Filtering Rainwater in a Barrel


| 5/2/2013 3:48:00 PM


Tags: filtering rainwater, rain barrel, collecting rainwater, Linda Holliday,

raindropsDuring our boiling, broiling, blistering summer of 2012 here in the Missouri Ozarks, water was a topic of conversation wherever we went. Creeks and ponds dried up (some never recovered) and the water table dropped, forcing a few neighbors to have their well pumps lowered or to even have deeper wells drilled.

Many folks shared memories of rain barrels, cisterns, hand pumps and drawing water with a well bucket as a child, usually on grandpa and grandma’s farm. Some said they’d never want to rely again on those old-time methods of getting water. But, at least they knew how it was done.

It seems we have lost much practical knowledge in the last 50 or so years because we thought we’d never need it again. Now we are scrambling to relearn those simple know-hows.

A tattered, 4-inch thick, 1909 book I happily secured for $8 in a thrift store reveals, among umpteen-thousand other every-day skills, how to make homemade water filters. The instructions in “Household Discoveries and Mrs. Curtis’s Cookbook” are quite basic as everyone had a rain barrel back then and presumably knew how to clean the water. Now, 104 years later, I am thankful the authors had the foresight to preserve their knowledge for us, and pointed out that rainwater collected in barrels from a roof is a necessity in some locations, but also is best for laundry and “often more wholesome for drinking purposes than hard water.”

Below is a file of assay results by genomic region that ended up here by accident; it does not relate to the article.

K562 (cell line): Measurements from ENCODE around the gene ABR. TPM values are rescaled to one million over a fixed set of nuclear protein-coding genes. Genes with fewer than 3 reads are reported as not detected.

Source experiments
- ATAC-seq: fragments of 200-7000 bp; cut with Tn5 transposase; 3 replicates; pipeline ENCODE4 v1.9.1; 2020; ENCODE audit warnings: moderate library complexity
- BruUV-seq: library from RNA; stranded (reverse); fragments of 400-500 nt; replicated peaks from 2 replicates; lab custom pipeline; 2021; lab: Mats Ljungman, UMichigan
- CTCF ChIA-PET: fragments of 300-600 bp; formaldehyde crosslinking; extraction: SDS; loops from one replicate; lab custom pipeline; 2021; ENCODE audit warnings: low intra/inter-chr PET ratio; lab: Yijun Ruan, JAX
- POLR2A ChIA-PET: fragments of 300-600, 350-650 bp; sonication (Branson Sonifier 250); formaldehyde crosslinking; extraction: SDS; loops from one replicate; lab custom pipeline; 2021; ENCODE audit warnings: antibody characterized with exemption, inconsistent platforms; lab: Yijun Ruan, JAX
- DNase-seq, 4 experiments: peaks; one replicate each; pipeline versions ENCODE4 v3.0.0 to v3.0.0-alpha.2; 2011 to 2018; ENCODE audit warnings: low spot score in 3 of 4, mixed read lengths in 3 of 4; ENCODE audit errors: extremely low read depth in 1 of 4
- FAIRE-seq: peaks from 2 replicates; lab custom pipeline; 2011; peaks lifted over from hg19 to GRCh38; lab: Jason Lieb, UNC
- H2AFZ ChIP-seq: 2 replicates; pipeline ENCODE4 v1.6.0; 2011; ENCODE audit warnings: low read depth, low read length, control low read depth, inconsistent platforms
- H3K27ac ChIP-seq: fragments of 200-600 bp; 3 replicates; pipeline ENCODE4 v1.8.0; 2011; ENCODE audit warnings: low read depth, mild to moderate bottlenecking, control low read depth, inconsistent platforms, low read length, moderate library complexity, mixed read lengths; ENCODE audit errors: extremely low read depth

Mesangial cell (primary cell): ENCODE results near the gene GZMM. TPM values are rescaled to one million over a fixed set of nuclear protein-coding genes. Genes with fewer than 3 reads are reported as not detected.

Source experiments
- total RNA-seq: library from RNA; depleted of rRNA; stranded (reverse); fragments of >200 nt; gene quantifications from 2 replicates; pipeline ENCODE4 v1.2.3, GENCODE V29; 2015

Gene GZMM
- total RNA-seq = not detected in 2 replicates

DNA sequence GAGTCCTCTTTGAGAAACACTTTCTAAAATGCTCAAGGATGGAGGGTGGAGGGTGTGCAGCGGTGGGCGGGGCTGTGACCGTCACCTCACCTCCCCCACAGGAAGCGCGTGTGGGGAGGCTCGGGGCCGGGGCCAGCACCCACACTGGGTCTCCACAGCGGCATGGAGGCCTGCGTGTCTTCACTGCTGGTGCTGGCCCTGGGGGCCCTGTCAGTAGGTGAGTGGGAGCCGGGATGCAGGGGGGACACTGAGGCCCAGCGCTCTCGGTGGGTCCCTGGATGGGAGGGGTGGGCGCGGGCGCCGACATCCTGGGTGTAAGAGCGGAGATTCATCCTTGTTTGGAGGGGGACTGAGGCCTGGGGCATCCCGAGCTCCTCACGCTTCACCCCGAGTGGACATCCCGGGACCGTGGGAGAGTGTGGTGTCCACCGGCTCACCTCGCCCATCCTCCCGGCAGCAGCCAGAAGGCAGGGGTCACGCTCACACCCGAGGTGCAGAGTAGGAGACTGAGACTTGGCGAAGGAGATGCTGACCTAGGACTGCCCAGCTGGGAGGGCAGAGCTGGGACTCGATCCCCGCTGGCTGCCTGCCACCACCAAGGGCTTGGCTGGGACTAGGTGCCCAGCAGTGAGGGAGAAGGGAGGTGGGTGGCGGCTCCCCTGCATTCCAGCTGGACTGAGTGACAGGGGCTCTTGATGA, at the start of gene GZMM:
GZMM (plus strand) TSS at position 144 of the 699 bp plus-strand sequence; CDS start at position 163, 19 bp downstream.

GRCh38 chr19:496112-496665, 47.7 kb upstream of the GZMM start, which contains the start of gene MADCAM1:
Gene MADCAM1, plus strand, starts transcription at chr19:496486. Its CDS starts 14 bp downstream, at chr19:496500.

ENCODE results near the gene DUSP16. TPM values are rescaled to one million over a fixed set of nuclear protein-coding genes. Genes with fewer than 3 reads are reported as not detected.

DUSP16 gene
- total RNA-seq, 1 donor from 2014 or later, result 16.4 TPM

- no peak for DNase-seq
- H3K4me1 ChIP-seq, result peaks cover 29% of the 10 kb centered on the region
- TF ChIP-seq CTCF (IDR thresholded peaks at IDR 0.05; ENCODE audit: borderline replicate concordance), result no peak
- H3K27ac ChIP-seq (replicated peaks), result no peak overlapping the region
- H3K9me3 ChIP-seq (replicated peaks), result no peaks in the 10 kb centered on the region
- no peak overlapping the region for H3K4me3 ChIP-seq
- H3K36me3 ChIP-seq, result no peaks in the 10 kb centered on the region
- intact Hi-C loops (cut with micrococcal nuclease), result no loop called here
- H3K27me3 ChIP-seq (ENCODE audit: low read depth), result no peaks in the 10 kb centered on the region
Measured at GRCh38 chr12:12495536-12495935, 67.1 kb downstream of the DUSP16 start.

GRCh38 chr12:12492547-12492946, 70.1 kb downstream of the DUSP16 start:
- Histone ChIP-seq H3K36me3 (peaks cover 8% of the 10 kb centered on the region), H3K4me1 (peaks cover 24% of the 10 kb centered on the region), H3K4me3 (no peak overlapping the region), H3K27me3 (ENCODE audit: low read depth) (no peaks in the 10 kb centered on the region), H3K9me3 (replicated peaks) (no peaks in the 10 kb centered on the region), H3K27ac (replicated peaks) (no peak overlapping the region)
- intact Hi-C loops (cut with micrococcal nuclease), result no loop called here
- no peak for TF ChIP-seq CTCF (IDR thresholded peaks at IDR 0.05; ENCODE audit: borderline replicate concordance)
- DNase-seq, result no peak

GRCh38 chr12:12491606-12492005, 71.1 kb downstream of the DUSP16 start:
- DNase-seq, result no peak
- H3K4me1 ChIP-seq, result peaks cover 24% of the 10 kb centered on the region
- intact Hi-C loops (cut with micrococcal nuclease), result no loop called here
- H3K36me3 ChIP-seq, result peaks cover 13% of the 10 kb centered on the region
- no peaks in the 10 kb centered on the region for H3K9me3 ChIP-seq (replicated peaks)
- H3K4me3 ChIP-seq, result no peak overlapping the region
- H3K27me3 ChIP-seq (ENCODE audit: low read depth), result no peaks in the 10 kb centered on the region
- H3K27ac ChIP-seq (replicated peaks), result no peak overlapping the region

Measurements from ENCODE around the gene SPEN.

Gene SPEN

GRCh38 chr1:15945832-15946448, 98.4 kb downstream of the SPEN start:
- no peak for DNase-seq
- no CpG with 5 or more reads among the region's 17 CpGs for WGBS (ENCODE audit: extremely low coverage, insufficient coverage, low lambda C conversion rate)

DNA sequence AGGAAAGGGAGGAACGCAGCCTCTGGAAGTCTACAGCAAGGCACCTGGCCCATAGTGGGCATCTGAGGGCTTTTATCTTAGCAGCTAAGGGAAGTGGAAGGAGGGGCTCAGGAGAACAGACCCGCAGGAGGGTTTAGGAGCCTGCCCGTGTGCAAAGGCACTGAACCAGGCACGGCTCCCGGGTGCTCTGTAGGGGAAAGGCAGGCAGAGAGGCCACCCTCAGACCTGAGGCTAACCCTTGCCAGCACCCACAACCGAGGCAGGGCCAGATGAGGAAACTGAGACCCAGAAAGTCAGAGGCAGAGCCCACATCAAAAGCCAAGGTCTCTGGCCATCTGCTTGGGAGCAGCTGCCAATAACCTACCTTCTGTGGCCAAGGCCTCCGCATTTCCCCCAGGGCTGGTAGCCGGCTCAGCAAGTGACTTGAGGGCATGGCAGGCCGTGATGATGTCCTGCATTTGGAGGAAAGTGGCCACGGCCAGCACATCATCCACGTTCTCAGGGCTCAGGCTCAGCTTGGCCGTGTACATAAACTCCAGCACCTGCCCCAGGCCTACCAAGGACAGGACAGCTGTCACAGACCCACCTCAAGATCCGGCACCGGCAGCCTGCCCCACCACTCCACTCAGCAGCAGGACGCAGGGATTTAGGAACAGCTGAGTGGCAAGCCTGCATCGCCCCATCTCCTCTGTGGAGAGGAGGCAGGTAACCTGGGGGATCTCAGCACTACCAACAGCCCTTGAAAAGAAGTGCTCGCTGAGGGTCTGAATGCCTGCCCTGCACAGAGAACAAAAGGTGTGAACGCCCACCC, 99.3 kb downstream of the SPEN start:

The “wholesome” observation applies to plants, too. I noticed during our six-week dry spell (not a drop of rain) that I was only able to keep my vegetables alive with the garden hose – until our well, too, began sucking air. The pitiful potato, tomato and bean plants actually seemed petrified, like faded plastic decorations. Then, after a two-hour rain shower, the plants miraculously leapt to life – vibrant, green and THRIVING. I did, too.

In early June last year, my husband surprised me with a 425-gallon water tank so I could water with nutritious rainwater, although it was August before any measure of water was in the tank. When the elusive rains finally paused briefly overhead, I was out in it with my two-gallon watering can, running and sloshing the water like a crazy woman onto our neglected trees far up the hill.


adamm
5/14/2013 4:07:42 PM

Knowing how to make a homemade water filter such as the one described above is becoming increasingly important. With all of the natural disasters that have occured in recent years, the dry spells, and the ever growing concern of not having enough fresh water, people should know how to make these types of <a href="http://www.aquasafecanada.com/store/water-filters">water filters</a>. Although they do not need to be made on a large scale, as the one depicted above, and can be made in a tin can  or bottle, people should be aware of them. 




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